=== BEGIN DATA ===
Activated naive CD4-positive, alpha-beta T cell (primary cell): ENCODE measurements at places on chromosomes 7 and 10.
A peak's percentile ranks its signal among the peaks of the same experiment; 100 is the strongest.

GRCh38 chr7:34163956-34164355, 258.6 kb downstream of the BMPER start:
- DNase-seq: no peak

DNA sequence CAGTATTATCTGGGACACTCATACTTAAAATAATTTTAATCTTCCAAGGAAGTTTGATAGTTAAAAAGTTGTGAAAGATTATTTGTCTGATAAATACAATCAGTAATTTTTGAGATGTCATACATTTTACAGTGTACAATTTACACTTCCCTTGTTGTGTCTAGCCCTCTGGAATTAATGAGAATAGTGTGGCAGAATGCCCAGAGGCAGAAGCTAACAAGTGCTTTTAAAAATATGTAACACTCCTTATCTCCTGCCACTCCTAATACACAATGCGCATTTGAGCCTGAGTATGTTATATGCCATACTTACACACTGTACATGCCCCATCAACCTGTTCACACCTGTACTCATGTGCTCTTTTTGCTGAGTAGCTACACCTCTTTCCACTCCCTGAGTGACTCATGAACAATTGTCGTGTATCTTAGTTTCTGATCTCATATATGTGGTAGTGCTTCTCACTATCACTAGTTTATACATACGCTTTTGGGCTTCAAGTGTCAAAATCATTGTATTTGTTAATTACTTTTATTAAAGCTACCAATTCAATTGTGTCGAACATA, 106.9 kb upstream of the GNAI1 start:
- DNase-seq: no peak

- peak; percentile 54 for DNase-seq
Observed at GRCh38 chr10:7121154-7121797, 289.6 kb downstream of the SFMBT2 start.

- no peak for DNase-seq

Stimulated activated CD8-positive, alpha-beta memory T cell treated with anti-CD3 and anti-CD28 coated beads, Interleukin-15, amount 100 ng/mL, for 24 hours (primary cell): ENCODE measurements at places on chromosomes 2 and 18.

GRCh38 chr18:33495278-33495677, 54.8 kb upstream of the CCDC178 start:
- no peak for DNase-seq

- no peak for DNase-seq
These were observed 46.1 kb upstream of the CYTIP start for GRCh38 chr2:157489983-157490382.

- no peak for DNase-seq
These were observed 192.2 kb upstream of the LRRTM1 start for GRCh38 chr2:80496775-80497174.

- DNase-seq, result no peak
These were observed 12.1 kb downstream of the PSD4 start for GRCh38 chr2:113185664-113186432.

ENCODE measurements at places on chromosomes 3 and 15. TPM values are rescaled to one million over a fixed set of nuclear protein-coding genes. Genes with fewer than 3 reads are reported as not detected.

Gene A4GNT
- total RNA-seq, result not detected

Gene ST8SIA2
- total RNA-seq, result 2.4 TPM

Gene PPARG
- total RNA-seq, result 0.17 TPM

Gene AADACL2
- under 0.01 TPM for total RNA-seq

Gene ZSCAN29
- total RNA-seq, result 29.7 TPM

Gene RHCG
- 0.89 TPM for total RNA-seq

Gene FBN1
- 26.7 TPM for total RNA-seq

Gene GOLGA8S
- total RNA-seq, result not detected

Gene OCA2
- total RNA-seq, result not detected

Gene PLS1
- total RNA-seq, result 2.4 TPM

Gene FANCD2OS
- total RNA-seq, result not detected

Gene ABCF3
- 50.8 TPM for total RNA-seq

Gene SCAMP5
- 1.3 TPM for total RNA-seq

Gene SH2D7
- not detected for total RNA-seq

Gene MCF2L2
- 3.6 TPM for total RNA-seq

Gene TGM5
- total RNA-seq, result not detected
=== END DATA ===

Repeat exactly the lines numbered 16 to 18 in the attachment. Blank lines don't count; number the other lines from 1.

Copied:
These were observed 192.2 kb upstream of the LRRTM1 start for GRCh38 chr2:80496775-80497174.

- DNase-seq, result no peak
These were observed 12.1 kb downstream of the PSD4 start for GRCh38 chr2:113185664-113186432.